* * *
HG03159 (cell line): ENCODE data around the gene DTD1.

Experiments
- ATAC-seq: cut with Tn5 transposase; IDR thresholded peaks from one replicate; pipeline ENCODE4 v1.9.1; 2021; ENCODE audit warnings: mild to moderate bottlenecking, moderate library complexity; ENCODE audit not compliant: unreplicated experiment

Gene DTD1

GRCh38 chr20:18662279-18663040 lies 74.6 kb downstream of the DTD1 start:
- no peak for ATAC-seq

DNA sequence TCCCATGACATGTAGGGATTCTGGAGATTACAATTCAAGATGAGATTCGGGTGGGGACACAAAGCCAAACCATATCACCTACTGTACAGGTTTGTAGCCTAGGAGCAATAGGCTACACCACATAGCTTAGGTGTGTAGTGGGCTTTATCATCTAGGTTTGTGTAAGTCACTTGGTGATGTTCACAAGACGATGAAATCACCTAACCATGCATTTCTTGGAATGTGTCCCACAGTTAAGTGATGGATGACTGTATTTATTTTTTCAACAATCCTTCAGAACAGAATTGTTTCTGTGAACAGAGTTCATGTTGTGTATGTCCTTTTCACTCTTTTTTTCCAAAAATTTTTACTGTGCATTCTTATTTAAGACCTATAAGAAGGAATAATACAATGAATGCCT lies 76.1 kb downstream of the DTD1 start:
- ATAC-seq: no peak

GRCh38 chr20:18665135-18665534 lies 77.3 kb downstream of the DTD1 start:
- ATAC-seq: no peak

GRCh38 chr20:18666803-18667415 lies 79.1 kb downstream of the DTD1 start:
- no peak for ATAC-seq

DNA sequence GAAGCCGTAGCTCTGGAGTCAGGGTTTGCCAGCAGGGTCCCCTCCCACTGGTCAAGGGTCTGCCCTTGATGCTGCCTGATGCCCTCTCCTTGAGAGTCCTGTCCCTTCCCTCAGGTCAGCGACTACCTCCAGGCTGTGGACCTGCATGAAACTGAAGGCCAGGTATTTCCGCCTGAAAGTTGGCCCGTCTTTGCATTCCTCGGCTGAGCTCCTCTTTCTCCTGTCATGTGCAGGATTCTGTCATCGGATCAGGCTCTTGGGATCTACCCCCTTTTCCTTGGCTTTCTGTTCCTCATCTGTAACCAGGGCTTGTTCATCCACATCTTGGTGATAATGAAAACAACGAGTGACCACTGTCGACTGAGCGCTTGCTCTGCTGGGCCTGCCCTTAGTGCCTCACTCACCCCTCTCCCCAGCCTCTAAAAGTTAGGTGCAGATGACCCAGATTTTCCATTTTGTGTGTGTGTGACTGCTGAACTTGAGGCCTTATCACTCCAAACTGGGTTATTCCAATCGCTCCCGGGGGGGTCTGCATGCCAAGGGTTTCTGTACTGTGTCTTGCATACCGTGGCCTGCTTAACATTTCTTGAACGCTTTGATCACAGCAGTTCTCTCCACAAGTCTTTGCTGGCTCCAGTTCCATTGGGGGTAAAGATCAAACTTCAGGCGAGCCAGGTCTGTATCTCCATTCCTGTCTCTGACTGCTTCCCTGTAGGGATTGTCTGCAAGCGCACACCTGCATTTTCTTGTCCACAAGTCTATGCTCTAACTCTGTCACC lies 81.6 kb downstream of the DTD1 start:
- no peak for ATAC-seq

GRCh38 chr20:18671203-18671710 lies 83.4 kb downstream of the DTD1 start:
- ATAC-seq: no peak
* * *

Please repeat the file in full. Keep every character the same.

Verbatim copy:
HG03159 (cell line): ENCODE data around the gene DTD1.

Experiments
- ATAC-seq: cut with Tn5 transposase; IDR thresholded peaks from one replicate; pipeline ENCODE4 v1.9.1; 2021; ENCODE audit warnings: mild to moderate bottlenecking, moderate library complexity; ENCODE audit not compliant: unreplicated experiment

Gene DTD1

GRCh38 chr20:18662279-18663040 lies 74.6 kb downstream of the DTD1 start:
- no peak for ATAC-seq

DNA sequence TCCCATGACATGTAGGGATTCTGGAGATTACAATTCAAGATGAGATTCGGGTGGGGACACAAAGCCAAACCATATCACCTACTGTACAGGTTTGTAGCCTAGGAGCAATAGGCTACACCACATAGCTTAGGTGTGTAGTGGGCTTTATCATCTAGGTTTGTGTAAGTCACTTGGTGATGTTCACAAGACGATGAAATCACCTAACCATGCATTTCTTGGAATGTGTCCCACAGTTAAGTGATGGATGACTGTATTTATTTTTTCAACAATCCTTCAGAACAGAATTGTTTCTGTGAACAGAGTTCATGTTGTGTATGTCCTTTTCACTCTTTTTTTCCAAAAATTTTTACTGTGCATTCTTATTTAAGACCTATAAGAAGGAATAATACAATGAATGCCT lies 76.1 kb downstream of the DTD1 start:
- ATAC-seq: no peak

GRCh38 chr20:18665135-18665534 lies 77.3 kb downstream of the DTD1 start:
- ATAC-seq: no peak

GRCh38 chr20:18666803-18667415 lies 79.1 kb downstream of the DTD1 start:
- no peak for ATAC-seq

DNA sequence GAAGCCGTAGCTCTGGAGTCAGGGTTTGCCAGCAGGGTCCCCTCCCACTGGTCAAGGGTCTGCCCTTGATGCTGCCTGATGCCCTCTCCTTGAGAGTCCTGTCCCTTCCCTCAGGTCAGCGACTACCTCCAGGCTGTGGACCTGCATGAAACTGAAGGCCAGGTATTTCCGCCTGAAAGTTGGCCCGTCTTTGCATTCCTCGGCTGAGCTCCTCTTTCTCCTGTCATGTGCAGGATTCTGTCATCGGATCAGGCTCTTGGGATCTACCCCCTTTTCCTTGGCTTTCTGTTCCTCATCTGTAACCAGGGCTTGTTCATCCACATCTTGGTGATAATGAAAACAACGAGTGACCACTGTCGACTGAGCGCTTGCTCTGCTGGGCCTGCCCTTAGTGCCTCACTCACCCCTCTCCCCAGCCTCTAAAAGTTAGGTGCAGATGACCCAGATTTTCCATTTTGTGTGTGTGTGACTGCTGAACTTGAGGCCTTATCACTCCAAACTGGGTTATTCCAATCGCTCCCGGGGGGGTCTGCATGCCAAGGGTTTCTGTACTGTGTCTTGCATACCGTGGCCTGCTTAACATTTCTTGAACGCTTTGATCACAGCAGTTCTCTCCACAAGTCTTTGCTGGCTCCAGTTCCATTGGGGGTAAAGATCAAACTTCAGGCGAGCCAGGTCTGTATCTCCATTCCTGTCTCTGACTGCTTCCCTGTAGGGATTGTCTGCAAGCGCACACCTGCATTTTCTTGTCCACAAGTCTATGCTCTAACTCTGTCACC lies 81.6 kb downstream of the DTD1 start:
- no peak for ATAC-seq

GRCh38 chr20:18671203-18671710 lies 83.4 kb downstream of the DTD1 start:
- ATAC-seq: no peak